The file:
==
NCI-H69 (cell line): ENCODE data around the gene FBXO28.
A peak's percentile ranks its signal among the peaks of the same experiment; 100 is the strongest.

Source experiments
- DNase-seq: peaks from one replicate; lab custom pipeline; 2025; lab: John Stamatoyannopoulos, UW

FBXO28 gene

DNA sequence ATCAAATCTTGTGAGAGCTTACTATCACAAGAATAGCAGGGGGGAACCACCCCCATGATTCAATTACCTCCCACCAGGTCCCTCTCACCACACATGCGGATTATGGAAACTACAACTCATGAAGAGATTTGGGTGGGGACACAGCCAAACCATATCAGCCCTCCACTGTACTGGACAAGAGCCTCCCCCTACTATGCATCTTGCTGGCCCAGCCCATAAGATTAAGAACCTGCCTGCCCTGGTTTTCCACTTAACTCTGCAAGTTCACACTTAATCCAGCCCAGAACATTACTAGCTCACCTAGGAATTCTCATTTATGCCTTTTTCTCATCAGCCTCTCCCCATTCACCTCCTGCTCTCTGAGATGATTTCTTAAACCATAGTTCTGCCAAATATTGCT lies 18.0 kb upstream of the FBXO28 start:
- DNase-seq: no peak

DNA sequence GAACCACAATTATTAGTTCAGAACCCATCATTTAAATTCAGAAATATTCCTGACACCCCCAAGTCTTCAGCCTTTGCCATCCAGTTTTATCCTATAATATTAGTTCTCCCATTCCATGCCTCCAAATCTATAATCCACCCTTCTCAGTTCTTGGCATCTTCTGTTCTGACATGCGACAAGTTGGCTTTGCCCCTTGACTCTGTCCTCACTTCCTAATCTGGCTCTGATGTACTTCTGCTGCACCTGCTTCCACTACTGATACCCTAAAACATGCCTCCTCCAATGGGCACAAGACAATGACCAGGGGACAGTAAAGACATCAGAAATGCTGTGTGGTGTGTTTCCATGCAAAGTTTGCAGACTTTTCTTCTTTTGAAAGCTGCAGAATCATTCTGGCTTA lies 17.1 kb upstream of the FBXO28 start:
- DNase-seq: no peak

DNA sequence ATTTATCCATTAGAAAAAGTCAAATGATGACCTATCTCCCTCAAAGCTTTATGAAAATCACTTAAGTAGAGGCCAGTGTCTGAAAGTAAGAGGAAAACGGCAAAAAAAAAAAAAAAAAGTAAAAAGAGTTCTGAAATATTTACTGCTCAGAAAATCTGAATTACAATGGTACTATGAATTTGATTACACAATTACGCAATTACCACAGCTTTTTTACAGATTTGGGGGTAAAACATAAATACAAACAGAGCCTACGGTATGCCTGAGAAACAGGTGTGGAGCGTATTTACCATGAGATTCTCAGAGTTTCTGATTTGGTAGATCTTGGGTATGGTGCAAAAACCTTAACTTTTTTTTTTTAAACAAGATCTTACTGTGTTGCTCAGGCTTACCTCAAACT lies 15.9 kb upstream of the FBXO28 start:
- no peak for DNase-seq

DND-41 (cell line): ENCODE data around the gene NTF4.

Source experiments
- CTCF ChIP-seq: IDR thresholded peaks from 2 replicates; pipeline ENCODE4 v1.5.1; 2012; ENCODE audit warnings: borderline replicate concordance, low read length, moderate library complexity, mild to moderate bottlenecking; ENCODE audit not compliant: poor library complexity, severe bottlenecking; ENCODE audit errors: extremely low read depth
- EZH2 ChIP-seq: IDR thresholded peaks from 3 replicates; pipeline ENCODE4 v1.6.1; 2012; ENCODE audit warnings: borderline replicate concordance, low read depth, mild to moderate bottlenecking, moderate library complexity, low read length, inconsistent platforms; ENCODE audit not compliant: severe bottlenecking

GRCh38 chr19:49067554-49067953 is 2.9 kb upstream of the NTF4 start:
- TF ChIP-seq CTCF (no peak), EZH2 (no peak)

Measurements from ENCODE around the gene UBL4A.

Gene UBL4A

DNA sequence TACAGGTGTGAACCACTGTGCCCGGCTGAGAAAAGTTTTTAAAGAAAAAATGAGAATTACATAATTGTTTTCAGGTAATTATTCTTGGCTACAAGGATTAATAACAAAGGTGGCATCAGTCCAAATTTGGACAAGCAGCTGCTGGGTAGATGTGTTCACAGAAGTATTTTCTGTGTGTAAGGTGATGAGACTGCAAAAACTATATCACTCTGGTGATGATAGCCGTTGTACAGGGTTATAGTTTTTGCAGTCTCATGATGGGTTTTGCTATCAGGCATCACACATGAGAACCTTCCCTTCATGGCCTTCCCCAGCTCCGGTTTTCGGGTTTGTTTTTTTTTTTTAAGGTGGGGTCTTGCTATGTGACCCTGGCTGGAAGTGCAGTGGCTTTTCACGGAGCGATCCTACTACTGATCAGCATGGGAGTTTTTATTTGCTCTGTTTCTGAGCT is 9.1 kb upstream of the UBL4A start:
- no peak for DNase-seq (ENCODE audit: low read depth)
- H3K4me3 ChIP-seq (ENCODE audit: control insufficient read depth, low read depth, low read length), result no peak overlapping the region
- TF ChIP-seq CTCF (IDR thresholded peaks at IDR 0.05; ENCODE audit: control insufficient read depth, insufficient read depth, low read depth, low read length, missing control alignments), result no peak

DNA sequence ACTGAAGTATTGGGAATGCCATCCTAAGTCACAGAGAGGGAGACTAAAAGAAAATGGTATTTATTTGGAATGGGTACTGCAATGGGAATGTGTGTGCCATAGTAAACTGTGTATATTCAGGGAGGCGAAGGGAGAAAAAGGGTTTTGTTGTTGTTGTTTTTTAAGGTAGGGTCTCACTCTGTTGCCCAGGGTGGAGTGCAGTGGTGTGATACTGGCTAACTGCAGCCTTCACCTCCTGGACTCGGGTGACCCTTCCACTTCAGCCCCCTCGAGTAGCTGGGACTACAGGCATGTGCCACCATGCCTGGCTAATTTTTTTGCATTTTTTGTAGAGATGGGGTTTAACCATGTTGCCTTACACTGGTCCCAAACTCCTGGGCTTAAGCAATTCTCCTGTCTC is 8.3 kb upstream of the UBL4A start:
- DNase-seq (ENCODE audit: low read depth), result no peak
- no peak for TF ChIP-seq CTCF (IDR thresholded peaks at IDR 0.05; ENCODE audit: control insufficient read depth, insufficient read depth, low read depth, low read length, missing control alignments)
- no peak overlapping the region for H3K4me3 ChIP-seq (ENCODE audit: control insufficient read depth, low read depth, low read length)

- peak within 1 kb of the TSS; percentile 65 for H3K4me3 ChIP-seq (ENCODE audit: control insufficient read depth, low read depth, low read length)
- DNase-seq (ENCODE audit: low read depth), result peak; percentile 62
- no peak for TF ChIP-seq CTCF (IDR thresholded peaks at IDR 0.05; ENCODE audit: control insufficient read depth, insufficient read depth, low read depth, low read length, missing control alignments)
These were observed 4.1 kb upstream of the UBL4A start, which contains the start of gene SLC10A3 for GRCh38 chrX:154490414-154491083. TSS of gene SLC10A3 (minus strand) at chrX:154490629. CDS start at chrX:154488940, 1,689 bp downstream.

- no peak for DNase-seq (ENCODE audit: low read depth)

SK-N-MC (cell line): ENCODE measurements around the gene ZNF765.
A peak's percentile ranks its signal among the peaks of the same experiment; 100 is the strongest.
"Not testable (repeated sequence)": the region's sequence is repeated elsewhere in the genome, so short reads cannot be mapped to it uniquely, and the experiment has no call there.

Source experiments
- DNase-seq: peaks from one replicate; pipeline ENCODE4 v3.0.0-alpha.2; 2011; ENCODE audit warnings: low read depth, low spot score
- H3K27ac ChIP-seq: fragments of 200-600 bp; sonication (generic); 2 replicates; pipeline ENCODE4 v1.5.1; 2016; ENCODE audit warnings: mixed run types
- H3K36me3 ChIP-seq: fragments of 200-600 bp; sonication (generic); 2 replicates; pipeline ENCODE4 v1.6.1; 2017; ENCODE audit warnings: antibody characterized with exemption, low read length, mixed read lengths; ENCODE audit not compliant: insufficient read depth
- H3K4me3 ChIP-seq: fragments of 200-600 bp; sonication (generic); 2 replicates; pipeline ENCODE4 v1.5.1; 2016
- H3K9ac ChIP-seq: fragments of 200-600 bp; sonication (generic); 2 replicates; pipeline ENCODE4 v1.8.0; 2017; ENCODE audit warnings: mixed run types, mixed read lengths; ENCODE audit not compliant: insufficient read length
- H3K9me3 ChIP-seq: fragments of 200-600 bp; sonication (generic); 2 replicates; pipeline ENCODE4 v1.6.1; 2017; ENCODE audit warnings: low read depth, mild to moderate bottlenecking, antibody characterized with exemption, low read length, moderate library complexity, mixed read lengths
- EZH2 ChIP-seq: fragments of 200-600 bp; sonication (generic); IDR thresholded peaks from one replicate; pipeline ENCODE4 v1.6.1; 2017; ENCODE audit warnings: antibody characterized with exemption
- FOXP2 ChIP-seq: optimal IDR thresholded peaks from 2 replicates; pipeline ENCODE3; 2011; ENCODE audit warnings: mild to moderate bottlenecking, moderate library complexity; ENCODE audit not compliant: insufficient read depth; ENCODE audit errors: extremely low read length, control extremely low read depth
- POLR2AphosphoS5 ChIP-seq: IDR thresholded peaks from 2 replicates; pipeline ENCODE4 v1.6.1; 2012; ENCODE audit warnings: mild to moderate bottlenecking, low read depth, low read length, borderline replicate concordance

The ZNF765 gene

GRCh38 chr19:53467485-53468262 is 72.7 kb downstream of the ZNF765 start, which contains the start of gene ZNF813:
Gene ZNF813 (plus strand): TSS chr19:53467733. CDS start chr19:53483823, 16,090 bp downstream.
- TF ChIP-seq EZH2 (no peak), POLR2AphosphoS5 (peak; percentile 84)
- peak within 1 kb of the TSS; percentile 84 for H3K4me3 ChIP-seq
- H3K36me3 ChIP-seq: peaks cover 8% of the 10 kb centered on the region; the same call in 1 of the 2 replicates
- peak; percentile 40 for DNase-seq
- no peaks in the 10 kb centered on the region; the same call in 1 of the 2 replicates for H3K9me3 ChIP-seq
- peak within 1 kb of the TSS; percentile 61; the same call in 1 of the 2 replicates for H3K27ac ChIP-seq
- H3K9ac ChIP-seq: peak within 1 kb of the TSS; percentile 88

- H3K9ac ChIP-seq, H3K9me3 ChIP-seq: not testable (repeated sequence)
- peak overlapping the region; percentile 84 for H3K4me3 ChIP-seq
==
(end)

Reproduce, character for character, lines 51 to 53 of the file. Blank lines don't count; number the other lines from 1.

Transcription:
- H3K36me3 ChIP-seq: peaks cover 8% of the 10 kb centered on the region; the same call in 1 of the 2 replicates
- peak; percentile 40 for DNase-seq
- no peaks in the 10 kb centered on the region; the same call in 1 of the 2 replicates for H3K9me3 ChIP-seq